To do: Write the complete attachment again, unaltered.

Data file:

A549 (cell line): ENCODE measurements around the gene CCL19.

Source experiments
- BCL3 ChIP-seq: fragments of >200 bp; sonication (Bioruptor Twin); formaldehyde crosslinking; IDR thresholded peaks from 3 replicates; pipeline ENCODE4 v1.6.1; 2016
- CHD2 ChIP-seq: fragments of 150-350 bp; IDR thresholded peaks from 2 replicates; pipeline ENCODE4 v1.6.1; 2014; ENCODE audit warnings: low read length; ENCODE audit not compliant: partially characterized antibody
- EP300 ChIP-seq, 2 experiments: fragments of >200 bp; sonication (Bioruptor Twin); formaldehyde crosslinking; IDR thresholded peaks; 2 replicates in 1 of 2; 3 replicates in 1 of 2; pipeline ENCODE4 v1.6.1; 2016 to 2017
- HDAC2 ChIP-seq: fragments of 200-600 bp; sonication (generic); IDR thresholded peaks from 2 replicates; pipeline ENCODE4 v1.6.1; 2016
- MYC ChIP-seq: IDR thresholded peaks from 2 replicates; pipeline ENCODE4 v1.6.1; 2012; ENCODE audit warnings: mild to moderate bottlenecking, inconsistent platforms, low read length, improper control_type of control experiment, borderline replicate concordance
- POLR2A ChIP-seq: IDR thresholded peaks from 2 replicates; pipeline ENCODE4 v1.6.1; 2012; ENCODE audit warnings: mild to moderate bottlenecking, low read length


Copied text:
A549 (cell line): ENCODE measurements around the gene CCL19.

Source experiments
- BCL3 ChIP-seq: fragments of >200 bp; sonication (Bioruptor Twin); formaldehyde crosslinking; IDR thresholded peaks from 3 replicates; pipeline ENCODE4 v1.6.1; 2016
- CHD2 ChIP-seq: fragments of 150-350 bp; IDR thresholded peaks from 2 replicates; pipeline ENCODE4 v1.6.1; 2014; ENCODE audit warnings: low read length; ENCODE audit not compliant: partially characterized antibody
- EP300 ChIP-seq, 2 experiments: fragments of >200 bp; sonication (Bioruptor Twin); formaldehyde crosslinking; IDR thresholded peaks; 2 replicates in 1 of 2; 3 replicates in 1 of 2; pipeline ENCODE4 v1.6.1; 2016 to 2017
- HDAC2 ChIP-seq: fragments of 200-600 bp; sonication (generic); IDR thresholded peaks from 2 replicates; pipeline ENCODE4 v1.6.1; 2016
- MYC ChIP-seq: IDR thresholded peaks from 2 replicates; pipeline ENCODE4 v1.6.1; 2012; ENCODE audit warnings: mild to moderate bottlenecking, inconsistent platforms, low read length, improper control_type of control experiment, borderline replicate concordance
- POLR2A ChIP-seq: IDR thresholded peaks from 2 replicates; pipeline ENCODE4 v1.6.1; 2012; ENCODE audit warnings: mild to moderate bottlenecking, low read length